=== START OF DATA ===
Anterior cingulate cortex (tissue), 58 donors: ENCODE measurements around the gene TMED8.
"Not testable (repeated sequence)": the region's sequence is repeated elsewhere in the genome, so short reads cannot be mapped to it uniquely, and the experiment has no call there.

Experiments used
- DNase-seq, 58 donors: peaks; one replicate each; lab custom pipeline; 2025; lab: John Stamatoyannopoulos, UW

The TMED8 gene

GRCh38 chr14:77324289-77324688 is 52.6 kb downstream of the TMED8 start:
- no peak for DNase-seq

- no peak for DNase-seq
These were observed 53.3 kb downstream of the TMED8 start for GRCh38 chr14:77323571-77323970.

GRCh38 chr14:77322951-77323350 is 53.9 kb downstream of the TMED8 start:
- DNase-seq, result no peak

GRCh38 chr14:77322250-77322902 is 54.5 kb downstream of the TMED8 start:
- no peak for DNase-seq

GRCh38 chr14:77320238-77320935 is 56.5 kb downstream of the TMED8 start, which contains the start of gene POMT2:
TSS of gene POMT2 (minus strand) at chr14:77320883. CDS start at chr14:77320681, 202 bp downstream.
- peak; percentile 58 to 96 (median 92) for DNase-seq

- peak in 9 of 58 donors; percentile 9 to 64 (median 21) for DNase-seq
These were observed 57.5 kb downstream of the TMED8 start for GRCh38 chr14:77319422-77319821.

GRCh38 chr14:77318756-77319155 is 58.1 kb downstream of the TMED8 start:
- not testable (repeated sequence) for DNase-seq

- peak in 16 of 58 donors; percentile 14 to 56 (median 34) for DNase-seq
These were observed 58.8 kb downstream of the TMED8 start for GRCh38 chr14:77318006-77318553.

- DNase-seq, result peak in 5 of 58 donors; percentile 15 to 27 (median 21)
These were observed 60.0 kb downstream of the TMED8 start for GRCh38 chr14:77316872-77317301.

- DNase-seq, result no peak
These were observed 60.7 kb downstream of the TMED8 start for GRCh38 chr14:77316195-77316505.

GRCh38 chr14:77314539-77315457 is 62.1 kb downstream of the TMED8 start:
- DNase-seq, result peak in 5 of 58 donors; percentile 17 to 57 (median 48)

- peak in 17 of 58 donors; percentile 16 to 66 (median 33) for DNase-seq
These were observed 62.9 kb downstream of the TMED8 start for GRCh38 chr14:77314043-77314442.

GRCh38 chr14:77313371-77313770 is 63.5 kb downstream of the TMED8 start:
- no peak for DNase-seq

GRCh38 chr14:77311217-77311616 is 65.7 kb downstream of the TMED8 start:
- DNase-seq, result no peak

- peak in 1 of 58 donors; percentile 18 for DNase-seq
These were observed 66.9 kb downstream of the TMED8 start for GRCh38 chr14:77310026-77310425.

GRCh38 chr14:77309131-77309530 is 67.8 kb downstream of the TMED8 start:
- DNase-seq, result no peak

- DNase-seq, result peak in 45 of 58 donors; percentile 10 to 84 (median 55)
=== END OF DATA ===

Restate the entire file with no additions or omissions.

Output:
Anterior cingulate cortex (tissue), 58 donors: ENCODE measurements around the gene TMED8.
"Not testable (repeated sequence)": the region's sequence is repeated elsewhere in the genome, so short reads cannot be mapped to it uniquely, and the experiment has no call there.

Experiments used
- DNase-seq, 58 donors: peaks; one replicate each; lab custom pipeline; 2025; lab: John Stamatoyannopoulos, UW

The TMED8 gene

GRCh38 chr14:77324289-77324688 is 52.6 kb downstream of the TMED8 start:
- no peak for DNase-seq

- no peak for DNase-seq
These were observed 53.3 kb downstream of the TMED8 start for GRCh38 chr14:77323571-77323970.

GRCh38 chr14:77322951-77323350 is 53.9 kb downstream of the TMED8 start:
- DNase-seq, result no peak

GRCh38 chr14:77322250-77322902 is 54.5 kb downstream of the TMED8 start:
- no peak for DNase-seq

GRCh38 chr14:77320238-77320935 is 56.5 kb downstream of the TMED8 start, which contains the start of gene POMT2:
TSS of gene POMT2 (minus strand) at chr14:77320883. CDS start at chr14:77320681, 202 bp downstream.
- peak; percentile 58 to 96 (median 92) for DNase-seq

- peak in 9 of 58 donors; percentile 9 to 64 (median 21) for DNase-seq
These were observed 57.5 kb downstream of the TMED8 start for GRCh38 chr14:77319422-77319821.

GRCh38 chr14:77318756-77319155 is 58.1 kb downstream of the TMED8 start:
- not testable (repeated sequence) for DNase-seq

- peak in 16 of 58 donors; percentile 14 to 56 (median 34) for DNase-seq
These were observed 58.8 kb downstream of the TMED8 start for GRCh38 chr14:77318006-77318553.

- DNase-seq, result peak in 5 of 58 donors; percentile 15 to 27 (median 21)
These were observed 60.0 kb downstream of the TMED8 start for GRCh38 chr14:77316872-77317301.

- DNase-seq, result no peak
These were observed 60.7 kb downstream of the TMED8 start for GRCh38 chr14:77316195-77316505.

GRCh38 chr14:77314539-77315457 is 62.1 kb downstream of the TMED8 start:
- DNase-seq, result peak in 5 of 58 donors; percentile 17 to 57 (median 48)

- peak in 17 of 58 donors; percentile 16 to 66 (median 33) for DNase-seq
These were observed 62.9 kb downstream of the TMED8 start for GRCh38 chr14:77314043-77314442.

GRCh38 chr14:77313371-77313770 is 63.5 kb downstream of the TMED8 start:
- no peak for DNase-seq

GRCh38 chr14:77311217-77311616 is 65.7 kb downstream of the TMED8 start:
- DNase-seq, result no peak

- peak in 1 of 58 donors; percentile 18 for DNase-seq
These were observed 66.9 kb downstream of the TMED8 start for GRCh38 chr14:77310026-77310425.

GRCh38 chr14:77309131-77309530 is 67.8 kb downstream of the TMED8 start:
- DNase-seq, result no peak

- DNase-seq, result peak in 45 of 58 donors; percentile 10 to 84 (median 55)